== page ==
NEW YORK (CBSNewYork/AP) -- President Barack Obama's nuclear agreement with Iran won an important endorsement Friday from Democratic Rep. Jerrold Nadler of New York, who bucked opposition from fellow New York Jewish lawmakers including his home state's senior senator, Chuck Schumer.
Nadler's endorsement followed a personal appeal from Obama, who sent him a letter earlier this week defending the deal and pledging that the U.S. will continue to put economic pressure on Iran and keep military options open.
Democratic Rep. Jerrold Nadler Voices Support For Iran Nuclear Deal
"I bring to my analysis the full weight of my responsibilities as a member of Congress, and my perspective as an American Jew who is both a Democrat and a strong supporter of Israel,'' Nadler said in a statement.
While Nadler calls the deal far from perfect, he said it will prevent the Iranians from developing or ever attempting to develop a nuclear bomb, WCBS 880's Rich Lamb reported. Nadler's detailed justification for his position argues the agreement shuts down plutonium and uranium pathways to a nuclear weapon.
LINK: Read The Full Statement
In his statement Nadler said, "there is no doubt that the Iranian regime remains a terrifying and remorseless danger to the world. Iran sponsors terrorism, threatens the destruction of Israel, backs regimes guilty of human rights abuses, and foments instability throughout the region. Unfortunately, the agreement does not provide answers to these problems, and so the United States and our allies will have to continue countering Iran's illicit activities on numerous fronts."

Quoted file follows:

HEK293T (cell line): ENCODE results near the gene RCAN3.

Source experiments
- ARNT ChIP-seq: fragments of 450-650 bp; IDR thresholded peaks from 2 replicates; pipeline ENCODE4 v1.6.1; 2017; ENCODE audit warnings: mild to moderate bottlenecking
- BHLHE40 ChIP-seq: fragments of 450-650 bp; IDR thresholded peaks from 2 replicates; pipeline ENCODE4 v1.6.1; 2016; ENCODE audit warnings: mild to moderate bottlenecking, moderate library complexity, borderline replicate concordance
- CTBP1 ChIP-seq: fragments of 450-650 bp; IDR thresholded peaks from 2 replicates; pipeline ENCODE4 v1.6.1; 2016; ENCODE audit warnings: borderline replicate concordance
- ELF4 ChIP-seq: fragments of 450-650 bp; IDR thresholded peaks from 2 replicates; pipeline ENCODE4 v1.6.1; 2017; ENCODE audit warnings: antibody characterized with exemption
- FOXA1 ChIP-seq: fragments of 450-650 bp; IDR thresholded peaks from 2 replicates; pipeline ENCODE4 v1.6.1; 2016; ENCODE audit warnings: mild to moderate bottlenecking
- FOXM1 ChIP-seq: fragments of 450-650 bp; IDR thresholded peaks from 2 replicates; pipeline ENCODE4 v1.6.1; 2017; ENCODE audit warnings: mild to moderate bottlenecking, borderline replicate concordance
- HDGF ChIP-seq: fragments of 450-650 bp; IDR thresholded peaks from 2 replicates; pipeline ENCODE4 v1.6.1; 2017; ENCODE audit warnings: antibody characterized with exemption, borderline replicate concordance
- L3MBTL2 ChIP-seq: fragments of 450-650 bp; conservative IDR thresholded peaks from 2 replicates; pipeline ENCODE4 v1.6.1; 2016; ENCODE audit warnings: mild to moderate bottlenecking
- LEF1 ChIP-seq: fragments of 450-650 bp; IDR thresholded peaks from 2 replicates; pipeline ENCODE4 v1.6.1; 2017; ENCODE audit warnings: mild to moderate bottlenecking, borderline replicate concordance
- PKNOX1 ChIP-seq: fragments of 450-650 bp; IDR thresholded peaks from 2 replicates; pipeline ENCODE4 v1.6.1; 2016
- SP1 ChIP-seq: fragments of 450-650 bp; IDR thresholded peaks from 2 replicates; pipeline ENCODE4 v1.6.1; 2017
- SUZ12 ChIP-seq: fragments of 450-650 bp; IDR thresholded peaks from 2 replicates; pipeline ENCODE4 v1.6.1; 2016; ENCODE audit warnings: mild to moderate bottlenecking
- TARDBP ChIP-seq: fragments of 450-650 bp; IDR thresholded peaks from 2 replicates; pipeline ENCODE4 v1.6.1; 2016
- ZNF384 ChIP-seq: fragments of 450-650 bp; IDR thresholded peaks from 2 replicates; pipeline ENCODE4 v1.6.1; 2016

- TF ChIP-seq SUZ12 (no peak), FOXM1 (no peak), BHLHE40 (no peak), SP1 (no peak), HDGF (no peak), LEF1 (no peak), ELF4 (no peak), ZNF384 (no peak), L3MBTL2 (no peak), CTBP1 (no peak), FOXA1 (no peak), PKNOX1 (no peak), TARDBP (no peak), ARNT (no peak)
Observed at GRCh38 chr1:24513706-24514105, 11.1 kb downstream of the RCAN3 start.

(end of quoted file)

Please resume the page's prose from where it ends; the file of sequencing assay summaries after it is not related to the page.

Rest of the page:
Nadler becomes the first Jewish Democratic lawmaker from New York to announce he'll support the deal that seeks to keep Iran from building a nuclear bomb in exchange for billions in international sanctions relief.
His announcement comes at the end of a week that's seen the deal pick up a steady stream of Democratic support in the House and Senate despite furious opposition from the Israeli government and Republicans who say it makes too many concessions to Iran and could actually enable that country to go nuclear.
Congress is facing a vote next month on a resolution disapproving of the deal, but Obama will veto such legislation if it prevails. Congressional Republicans would then need to muster two-thirds majorities in both the House and the Senate to overturn Obama's veto, a steep bar that even Senate Majority Leader Mitch McConnell says Republicans are unlikely to overcome.
House Democratic Leader Nancy Pelosi declared this week that House Democratic supporters have the votes necessary to sustain Obama's veto despite unanimous GOP opposition, and the growing list of Democratic endorsements seems to back her up. In the Senate, only two Democrats -- Schumer and Robert Menendez of New Jersey -- have announced opposition to the deal while 26 have announced their support.
"What the agreement does is to recommit Iran not to pursue a bomb, a promise they have already violated in the past," Menendez said.
Schumer said under the first 10 years of the agreement, Iran's nuclear ambitions might be contained, but he warns the deal is open-ended after that.
"That means the United States and all the governments in the world say it's OK for Iran to be a threshold nuclear state," Schumer said.
Some key lawmakers have not yet made their positions known, among them Senate Democratic Leader Harry Reid of Nevada and House Minority Whip Steny Hoyer of Maryland, the No. 2 House Democrat.
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